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November 2022 Q4 Economic Commentary

I hope all is well and that you are safe, healthy, and enjoying a joy filled beginning to the holiday season!

The challenges that have defined the markets in 2022 persisted through the end of the third quarter. As of Friday, November 4th, 2022, the S&P 500 was down 20.11% year to date and the Nasdaq was down 32.42%. [1][2] While the geo-political environment has played a role, the Fed’s assertive stance on interest rates, raising rates six times in 2022, with the last four being .75%, has had the most significant impact on markets and the economy. [3] Prior to this year, the Fed had not raised rates by .75% since 1994. [3] It is important to note that after that period of raising rates in 1994, the economy flourished and the S&P 500 returned 37.58% in 1995 leading to one of the stronger booms in history. [4] The volatility in the interest rate environment has resulted in the most challenging year for bonds on record, as the U.S. Government Bond index is down 16.65% year to date and the U.S. Corporate Bond Index is down 19.8%. [5] Even the value of gold, known as a safe haven, has declined 8.27% year to date. [6] While inflation and the Fed continue to dominate the economic headlines, the Q3 GDP came in at positive 2.6%, well above expectations and sharply above the negative quarters we endured in the first half of the year. [7] Additionally, as of October 31st, 2022, with roughly half of the S&P 500 companies reporting earnings, approximately 72% of those companies beat earnings expectations! This shows that many companies are navigating this environment with confidence and belief. [8] While it may seem counterintuitive, to control inflation, the Fed is literally trying to slow demand and pinch consumer spending with higher mortgage and borrowing rates. Many companies, notably in the technology and growth space, have announced layoffs and other cost cutting measures which will also have an impact on demand. We are also seeing some improvement in commodity prices in recent months. Homeowner equity peaked in May 2022, and as of September, home prices fell on a month-to-month basis for the third month in a row. [9] The hope is that between the Fed action on rates, slowing demand and decreasing commodity prices we will have an improved inflation number by Q1 or Q2 of 2023 which will allow the Fed to scale back their aggressive approach and take a more measured stance. That would be a point where we could see a more pronounced market rally emerge.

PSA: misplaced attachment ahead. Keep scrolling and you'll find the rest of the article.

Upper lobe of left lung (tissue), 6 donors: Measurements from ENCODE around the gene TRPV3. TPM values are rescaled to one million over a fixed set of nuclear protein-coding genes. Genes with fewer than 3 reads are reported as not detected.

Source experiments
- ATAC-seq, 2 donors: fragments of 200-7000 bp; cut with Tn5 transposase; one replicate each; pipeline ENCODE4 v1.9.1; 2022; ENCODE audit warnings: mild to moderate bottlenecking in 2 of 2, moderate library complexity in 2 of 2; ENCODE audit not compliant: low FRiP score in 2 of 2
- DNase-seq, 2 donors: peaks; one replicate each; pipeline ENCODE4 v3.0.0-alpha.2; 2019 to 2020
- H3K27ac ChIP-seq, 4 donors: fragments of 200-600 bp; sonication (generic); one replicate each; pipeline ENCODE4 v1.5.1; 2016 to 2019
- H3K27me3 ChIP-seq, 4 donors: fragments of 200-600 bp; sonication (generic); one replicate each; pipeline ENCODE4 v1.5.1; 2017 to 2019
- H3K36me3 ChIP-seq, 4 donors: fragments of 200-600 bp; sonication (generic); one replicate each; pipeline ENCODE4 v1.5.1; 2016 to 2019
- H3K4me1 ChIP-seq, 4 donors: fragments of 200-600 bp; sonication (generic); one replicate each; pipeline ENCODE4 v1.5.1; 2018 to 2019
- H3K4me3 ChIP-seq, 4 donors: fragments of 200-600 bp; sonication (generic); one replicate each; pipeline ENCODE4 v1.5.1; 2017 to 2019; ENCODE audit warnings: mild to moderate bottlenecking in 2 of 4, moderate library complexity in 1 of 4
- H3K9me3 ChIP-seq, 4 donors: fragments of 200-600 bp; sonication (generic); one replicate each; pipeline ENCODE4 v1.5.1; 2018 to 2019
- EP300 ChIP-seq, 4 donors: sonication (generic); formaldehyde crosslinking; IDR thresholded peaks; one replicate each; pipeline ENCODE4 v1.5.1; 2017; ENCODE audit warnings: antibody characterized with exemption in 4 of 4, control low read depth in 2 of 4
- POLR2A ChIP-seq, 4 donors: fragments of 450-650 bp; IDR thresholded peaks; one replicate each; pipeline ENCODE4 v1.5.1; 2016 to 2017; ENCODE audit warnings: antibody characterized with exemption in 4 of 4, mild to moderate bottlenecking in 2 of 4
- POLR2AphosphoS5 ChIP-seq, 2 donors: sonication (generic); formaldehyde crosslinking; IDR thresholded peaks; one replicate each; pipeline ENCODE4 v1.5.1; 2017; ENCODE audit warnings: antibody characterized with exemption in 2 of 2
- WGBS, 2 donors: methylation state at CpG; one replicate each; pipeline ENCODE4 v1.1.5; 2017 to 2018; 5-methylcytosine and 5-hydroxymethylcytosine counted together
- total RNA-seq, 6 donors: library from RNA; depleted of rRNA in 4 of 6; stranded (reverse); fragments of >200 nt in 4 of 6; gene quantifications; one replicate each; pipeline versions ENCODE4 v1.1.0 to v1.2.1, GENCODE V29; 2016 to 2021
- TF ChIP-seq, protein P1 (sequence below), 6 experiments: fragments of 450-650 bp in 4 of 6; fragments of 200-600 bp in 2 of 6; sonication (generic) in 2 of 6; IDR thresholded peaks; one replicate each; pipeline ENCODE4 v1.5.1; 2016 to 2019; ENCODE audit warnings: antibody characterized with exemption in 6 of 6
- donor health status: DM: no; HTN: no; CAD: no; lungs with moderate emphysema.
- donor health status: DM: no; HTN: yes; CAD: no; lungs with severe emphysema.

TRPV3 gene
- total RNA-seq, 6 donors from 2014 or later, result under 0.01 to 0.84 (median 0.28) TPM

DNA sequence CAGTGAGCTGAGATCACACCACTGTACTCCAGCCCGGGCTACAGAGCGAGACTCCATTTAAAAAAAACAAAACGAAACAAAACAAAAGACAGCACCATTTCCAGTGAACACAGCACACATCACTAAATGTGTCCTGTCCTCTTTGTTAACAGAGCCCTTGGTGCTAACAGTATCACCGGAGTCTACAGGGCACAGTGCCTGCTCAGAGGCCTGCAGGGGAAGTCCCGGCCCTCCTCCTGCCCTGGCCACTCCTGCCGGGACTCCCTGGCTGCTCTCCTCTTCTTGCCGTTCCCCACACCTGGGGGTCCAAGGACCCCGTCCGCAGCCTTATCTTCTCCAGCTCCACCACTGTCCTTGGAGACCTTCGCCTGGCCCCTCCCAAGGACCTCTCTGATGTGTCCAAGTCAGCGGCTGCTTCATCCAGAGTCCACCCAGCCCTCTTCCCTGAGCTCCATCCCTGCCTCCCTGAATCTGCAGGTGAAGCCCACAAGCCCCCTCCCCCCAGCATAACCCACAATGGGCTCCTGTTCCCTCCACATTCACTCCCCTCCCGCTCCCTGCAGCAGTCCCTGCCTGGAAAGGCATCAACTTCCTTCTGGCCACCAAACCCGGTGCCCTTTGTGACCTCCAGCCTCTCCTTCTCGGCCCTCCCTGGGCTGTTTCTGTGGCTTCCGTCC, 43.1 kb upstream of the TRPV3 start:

The recession debate continues among economists and asset managers. While the Q3 GDP provides some optimism in the near term, when you look more deeply at that number, you will find that personal consumption continues to slow. The reality is that to crush inflation, we may have no choice but to create a recession. The question then is, are we already in one. While that has not been confirmed, we can confirm that we have been entrenched in a bear market. When considering the history of bear markets, the average bear market recovery time is 18 months while the longest bear market (Dotcom bubble) recovery was two years and seven months. [10] Importantly, we are also in a mid-term election cycle. Historically, the S&P 500 has rallied after midterm elections. Since 1950, the average return for the S&P 500 in the 12 months after a midterm election is 15%, surprisingly with no down years in history! [11].

While I see volatility continuing in the coming months, there are signs that inflation is easing and that gives hope! I remain steadfast in my belief that over the long term, proper diversification and aligning your portfolio to your comfort level with risk remains a prudent strategy. Time and time again, it is proven that markets cannot be timed. No one has a crystal ball. Our best strategy is to be well-diversified, across asset classes and remain optimistic and vigilant during times of fear and panic. It is hard to believe that in a matter of four years we have gone through a trade war, the worst pandemic since 1918, geopolitical uncertainty, and the worst inflation since the 70’s, yet here we are, as strong as ever in my opinion. Our companies are some of the best in the world, providing goods and services to every corner of the earth. Our people are some of the brightest and hardest working in the world. I believe more strongly than ever in the long-term trajectory of the U.S. and global economy. We have needed a “re-calibration” of our market and change in our trade habits bringing what manufacturing we can back to the U.S. and diversifying our international manufacturing partnerships across ally countries. We continue to see some of this happening!

Thank you for the opportunity to serve you. My priority remains and always will be to ensure that you continue to receive high quality guidance and a client service experience second to none. While I continue to reach out via phone and e-mail, please know that I am available via Zoom, Facetime, any other digital technology you prefer and in person if you would like to meet. I am happy to meet with you at any one of my offices or at your home or near your home, whatever you prefer and with
whatever you are most comfortable.

Wishing you, your family, friends, colleagues and community continued hope, health and positivity in the coming weeks, months and beyond!

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